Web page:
How did you understand that writing was something that gives you a sparkle?
My sister got very sick when she was starting high school…and she was ill for several years.
When I was in college, I started writing poems about her, us, the situation that brought on her illness.
At first, these early poems were a form of therapy… but slowly this writing and shaping of life events evolved into art.
I fell in love with the container of a poem, with just how much it can hold.
And I was fortunate to have some amazing teachers.
That’s the key.
My teachers nurtured me along.
That’s what I attempt to do in the writing adventures I lead.
If you are looking for a gold star, you aren’t going to get it from me.
I don’t give grades but prefer to help kids learn to encourage themselves, to engage and play on the page, and to meet themselves there.
BECOME A PUBLISHED AUTHOR
Your first book is called Sister.
Yes, it’s a 30 page sequence of poems about my sister, about our relationship.
How did you get your first book published?
My first book was self-published. I worked with an editor, a publisher, a graphic designer, but I paid for it. It was my calling card.
I did my own distribution.
I went to the book shops and showed them the book. Many fine independent bookshops in the Bay Area liked it enough to include it in their inventory, so I was lucky. The book sold out it’s 1500 copy print run, which for poetry is pretty good. Though now out of print, I’m still very proud of that book.
It was also through self-publishing Sister that I learned I didn’t want to self-publish again. I wanted an agent, a publisher, a publicist, and a distributor.
I can be shy, but I told myself that I was going to make connections to make this happen.
Connections are the key.
You decided to do one thing a day that scares you.
When I got into the monkey-mind thinking of: I want to, but I am afraid… I’d say to myself:
“Ok, how will you feel tomorrow morning when you wake up in your cozy bed, and realize you didn’t do this?”
That’s when I got the answer:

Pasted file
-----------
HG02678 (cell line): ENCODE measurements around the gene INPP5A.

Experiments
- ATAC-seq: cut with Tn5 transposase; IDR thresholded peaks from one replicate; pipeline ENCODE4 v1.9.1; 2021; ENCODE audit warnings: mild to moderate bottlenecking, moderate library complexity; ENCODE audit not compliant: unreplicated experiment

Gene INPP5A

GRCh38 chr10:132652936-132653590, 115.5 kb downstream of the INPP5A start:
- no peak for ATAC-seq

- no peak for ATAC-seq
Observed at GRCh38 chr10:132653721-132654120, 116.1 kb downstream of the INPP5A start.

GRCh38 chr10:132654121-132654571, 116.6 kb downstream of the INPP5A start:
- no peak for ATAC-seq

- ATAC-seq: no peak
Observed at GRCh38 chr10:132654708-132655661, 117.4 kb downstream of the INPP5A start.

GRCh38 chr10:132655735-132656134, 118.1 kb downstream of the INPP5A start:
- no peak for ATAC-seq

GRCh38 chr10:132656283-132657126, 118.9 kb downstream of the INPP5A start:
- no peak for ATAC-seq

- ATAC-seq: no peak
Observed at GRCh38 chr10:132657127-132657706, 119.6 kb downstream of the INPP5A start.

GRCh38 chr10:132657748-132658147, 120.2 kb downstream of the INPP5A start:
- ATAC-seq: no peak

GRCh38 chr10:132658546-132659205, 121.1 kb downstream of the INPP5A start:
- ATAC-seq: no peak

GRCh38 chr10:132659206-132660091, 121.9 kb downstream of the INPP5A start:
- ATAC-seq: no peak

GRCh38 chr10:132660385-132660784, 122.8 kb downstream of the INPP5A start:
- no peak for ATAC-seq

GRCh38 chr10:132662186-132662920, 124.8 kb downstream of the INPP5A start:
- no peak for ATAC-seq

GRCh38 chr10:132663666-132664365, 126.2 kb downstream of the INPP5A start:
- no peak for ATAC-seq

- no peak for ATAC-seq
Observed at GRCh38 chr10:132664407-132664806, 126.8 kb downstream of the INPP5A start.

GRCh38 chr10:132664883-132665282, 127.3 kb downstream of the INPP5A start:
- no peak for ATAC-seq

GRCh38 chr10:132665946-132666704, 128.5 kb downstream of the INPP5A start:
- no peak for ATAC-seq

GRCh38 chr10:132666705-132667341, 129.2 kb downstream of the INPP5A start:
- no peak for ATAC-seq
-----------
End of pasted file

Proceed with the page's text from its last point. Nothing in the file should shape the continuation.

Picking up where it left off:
“Feel the fear but do it anyway. You’ve got to.”
So I applied for a grant, got it, and used the money to fly to Austin, Texas, to attend a well regarded Agents and Editors Conference. I got to meet with three different agents and pitch a new book idea I was writing.
Pitching my book idea was kind of like speed dating.
I talked to one agent for 15 minutes, then moved on to the next agent and did it all over again.
The third agent I met with loved the idea.
And though she wasn’t ready to sign me, she did want to work with me on my book proposal until it was just right.
And boy did I work on that book proposal! I think I easily put in 150 hours on that proposal.
When Stefanie Sanchez Von Borstel at Full Circle Literary finally felt my proposal was ready, she signed me and then sold Rip the Page! in about three weeks to Roost Books, a imprint of Shambhala Publications that’s owned by Penguin Random House, one of the biggies.
It was a dream. Stefanie is a fabulous agent, and she in turn introduced me to an equally fabulous editor, Jenn Brown. Jenn’s top of the line a-ma-zing! I bow down to her and love how she reads and edits my work.
Thanks to my agent, editor, publicist, the team at Shambhala (Claire Kelly, Oliver Glosband, Sara Bercholz…) and the team at Penguin Random House (especially KJ Grow), Rip the Page! and now Leap Write In! have international reach.
What questions shall we ask ourselves when we want to get published?
Ask yourself where you want to be published.
Look at books you like and ask yourself why you like them.
Study a certain publisher’s list and ask if you aspire to have a book with them.
Read the Acknowledgments Page of books you love. Do your homework. Research agents.
Keep asking more and more from your poems, stories, manuscripts.
Be brave. Be willing to ask your self to re-write and to re-imagine a poem or story into a more fully realized form of itself. It’s important to work from and toward the vision.